S. D. Burman recorded with Kishore for Dev Anand's Munimji (1954), Taxi Driver(1954), House No 44 (1955), Funtoosh (1956), Nau Do Gyarah (1957), Paying Guest (1957), Guide (1965), Jewel Thief (1967), Prem Pujari (1970), and Tere Mere Sapne (1971). He also composed music for Kishore Kumar's home production Chalti Ka Naam Gaadi (1958). Some of their initial hits included Maana janaab ne pukara nahin from Paying Guest, Hum hain raahi pyar ke from Nau Do Gyarah (1957), Ai meri topi palat ke aa from Funtoosh, and Ek Ladki Bheegi Bhaagi Si and Haal Kaisa Hai Janaab Ka from Chalti Ka Naam Gaadi (1958). When S. D. Burman was not on good terms with Lata Mangeshkar during 1957-62, he gave patronage to her younger sister, Asha Bhosle. The Asha Bhosle-Kishore Kumar duets composed by S. D. Burman also became very popular. Some of these include Chhod Do Aanchal from Paying Guest (1957), Ankhon Mein Kya Ji from Nau Do Gyarah (1957), Haal Kaisa Hai Janaab Ka and Paanch Rupaiya Baara Aana from Chalti Ka Naam Gaadi (1958), Chhedo Na Meri Zulfein from Ganga Ki Lahren (1964), and Arre Yaar Meri Tum Bhi Ho Gajab from Teen Devian (1965).
C. Ramchandra was another music director who recognized Kishore Kumar's talent as a singer. One of the most popular C. Ramchandra-Kishore Kumar hits is Eena Meena Deeka from Aasha (1957). Kishore Kumar also gave a few hit songs with other music directors; for example, Nakhrewaali from New Delhi (1956 by Shankar Jaikishan, and C.A.T..Cat Maane Billi and Hum To Mohabbat Karega from Dilli Ka Thug (1958 by Ravi).
Kishore Kumar produced, directed, and acted in the film Jhumroo (1961). He wrote the lyrics for the title song, Main Hoon Jhumroo, and composed music for all the songs in the film. Later, he produced and directed the serious film Door Gagan Ki Chhaon Mein (1964). He also wrote the script and composed music for the film. The film is based on the relationship between a father (Kishore Kumar), and his deaf and mute son (played by his real-life son, Amit Kumar). The movie achieved critical success, which perhaps motivated him to make another two films called Door Ka Rahi (1971) and Door Waadiyon Mein Kahin (1980).
In the 1960s, as an actor, Kishore Kumar built up a notoriety for coming late for the shootings, or bunking them altogether.. His films flopped frequently, and he also landed in income-tax trouble. As a singer, he had some hit songs to his credit, including Zaroorat Hai Zaroorat Hai from Manmauji (1961), Gaata Rahe Mera Dil from Guide (1964), and Yeh dil na hota bechara from Jewel Thief (1967).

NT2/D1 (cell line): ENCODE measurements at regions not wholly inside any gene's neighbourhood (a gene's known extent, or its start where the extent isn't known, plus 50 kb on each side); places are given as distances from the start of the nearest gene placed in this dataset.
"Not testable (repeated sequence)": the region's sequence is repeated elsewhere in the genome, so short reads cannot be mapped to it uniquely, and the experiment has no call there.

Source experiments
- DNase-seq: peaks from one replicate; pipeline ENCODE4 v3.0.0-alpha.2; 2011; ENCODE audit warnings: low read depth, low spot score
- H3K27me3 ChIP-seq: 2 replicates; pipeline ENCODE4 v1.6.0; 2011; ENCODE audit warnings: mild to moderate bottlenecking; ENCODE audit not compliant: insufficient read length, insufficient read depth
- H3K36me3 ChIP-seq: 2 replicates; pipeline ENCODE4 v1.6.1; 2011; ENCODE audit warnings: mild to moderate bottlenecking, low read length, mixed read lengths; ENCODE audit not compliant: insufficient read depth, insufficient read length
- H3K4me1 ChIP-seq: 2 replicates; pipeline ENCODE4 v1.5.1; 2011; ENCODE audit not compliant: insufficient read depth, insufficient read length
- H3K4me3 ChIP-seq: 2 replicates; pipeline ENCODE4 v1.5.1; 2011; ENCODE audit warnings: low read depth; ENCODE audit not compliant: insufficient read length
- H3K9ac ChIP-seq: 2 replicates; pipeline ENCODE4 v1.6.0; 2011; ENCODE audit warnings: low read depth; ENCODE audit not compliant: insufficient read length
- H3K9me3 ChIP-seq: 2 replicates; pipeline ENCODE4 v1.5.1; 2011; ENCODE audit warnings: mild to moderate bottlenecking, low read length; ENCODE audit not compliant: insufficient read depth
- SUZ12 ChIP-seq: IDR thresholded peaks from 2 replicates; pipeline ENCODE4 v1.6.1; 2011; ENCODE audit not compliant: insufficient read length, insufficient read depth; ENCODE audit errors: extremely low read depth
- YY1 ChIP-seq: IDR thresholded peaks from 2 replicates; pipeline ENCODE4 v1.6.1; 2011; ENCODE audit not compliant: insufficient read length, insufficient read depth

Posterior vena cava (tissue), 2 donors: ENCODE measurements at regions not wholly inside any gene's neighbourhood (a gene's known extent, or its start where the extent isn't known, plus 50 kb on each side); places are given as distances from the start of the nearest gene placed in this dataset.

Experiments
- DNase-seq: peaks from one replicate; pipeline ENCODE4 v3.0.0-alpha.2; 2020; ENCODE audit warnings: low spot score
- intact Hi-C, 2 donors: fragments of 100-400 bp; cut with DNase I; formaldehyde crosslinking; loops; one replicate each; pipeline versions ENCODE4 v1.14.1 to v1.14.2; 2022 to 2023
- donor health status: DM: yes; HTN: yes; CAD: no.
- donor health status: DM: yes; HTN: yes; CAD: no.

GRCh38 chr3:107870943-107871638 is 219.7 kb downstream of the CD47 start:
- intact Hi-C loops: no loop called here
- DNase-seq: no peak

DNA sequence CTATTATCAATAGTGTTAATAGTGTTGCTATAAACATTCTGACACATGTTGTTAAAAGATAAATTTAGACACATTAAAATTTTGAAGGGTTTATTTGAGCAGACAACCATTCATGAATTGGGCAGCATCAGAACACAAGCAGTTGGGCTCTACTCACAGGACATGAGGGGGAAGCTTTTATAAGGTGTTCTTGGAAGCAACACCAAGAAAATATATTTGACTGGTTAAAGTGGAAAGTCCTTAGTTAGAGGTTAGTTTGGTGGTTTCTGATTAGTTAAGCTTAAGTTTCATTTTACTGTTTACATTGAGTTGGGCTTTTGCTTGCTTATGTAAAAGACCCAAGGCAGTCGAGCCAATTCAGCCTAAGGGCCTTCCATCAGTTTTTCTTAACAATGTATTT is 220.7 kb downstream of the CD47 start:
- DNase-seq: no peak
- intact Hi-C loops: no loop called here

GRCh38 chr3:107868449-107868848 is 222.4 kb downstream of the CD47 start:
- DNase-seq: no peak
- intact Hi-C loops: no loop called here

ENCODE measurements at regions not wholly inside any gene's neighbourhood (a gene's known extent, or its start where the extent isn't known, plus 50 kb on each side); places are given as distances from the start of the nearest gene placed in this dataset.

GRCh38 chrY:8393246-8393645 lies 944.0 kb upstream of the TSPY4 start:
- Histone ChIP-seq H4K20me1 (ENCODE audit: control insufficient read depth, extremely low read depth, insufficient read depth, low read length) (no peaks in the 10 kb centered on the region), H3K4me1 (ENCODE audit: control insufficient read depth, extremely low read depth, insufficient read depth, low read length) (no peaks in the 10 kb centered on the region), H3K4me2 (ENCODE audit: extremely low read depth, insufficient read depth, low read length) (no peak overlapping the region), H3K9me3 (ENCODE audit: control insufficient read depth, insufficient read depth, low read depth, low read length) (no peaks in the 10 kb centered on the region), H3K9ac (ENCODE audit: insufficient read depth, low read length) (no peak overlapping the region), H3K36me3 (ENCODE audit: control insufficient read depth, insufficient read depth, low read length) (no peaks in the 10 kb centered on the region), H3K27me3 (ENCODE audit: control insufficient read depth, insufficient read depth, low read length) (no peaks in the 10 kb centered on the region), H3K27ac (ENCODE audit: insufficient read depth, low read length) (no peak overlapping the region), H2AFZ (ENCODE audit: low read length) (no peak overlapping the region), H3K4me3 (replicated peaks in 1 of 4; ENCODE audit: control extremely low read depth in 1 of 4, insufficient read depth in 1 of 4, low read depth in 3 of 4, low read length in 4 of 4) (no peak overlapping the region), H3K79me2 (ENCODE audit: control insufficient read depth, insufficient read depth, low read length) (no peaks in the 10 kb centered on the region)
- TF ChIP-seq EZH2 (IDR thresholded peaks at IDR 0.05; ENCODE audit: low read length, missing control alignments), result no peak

In the late 1960s, S. D. Burman's son, Rahul Dev Burman started patronizing Kishore Kumar. Their first notable success was the soundtrack of the film Padosan (1968), in which Kishore Kumar sang the popular songs Mere Saamne waali khidki mein and Kehna hai. Padosan was a comedy film staring Kishore Kumar as a dramatist-musician, Mehmood as a Carnatic music and dance teacher, and Sunil Dutt as a simpleton called Bhola. Kishore Kumar's character in the film was inspired by the personality of his uncle, Dhananjay Banerjee (a classical singer). The highlight of the film was a musical, comical duel between Kishore Kumar-Sunil Dutt and Mehmood, "Ek Chaturnar Karke Singaar".
 Rise as the top playback singer
In 1969, Shakti Samanta produced and directed the film Aradhana, for which the music was composed by S. D. Burman. S. D. Burman fell ill after recording some duet songs with Mohammed Rafi, Asha Bhosale, Lata Mangeshkar and Kishore Kumar. Afterwards, his son and assistant R. D. Burman took over the recording. R. D. Burman got Kishore Kumar to solo sing the songs Mere Sapno Ki Rani and Roop Tera Mastana, which became smash hits. Kishore Kumar won his first Filmfare award for the song Roop Tera Mastana.
S. D. Burman and Kishore continued to churn out several hit songs together, including Phoolon Ke Rang Se and Shokhiyon Mein Ghola Jaaye from Prem Pujari (1969), Aaj Madhosh Hua Jaaye Re, Khilte Hain Gul Yahan and O Meri Sharmilee from Sharmilee (1971), Meet na mila from Abhimaan (1973), Pyaar Ke Is Khel Mein from Jugnu. In 1975, S. D. Burman composed his last song for Kishore Kumar. S. D. Burman went into a coma for the second time, soonafter Kishore recorded the song Badi Sooni Sooni Si Hai Zindagi for the film Mili.
R. D. Burman considered Kishore Kumar his favorite singer, and recorded several hit songs with him in the 1970s. In the superhit Bollywood film, Sholay (1975), he asked Kishore Kumar to sing for both Amitabh Bachchan and Dharmendra. Some of the popular Kishore Kumar-R. D. Burman songs include O Maajhee Re from Khushboo, Yeh Shaam Mastaani and Yeh jo mohabbat hai from Kati Patang (1971), Kuchh to log kahenge from Amar Prem (1972), Raat Kali Ek Khwab Mein Aayee from Buddha Mil Gaya (1971), Musafir hoon yaaron from Parichay (1972), Diye jalte hain from Namak Haraam (1973), Meree bheegee bheegee si from Anamika (1973), Zindagee Ke Safar Mein from Aap Ki Kasam (1974), Agar Tum Na Hote, Humein Tum Se Pyaar Kitna, Mere Naina Saawan Bahado, and Chingari Koi Bhadke (Amar Prem) .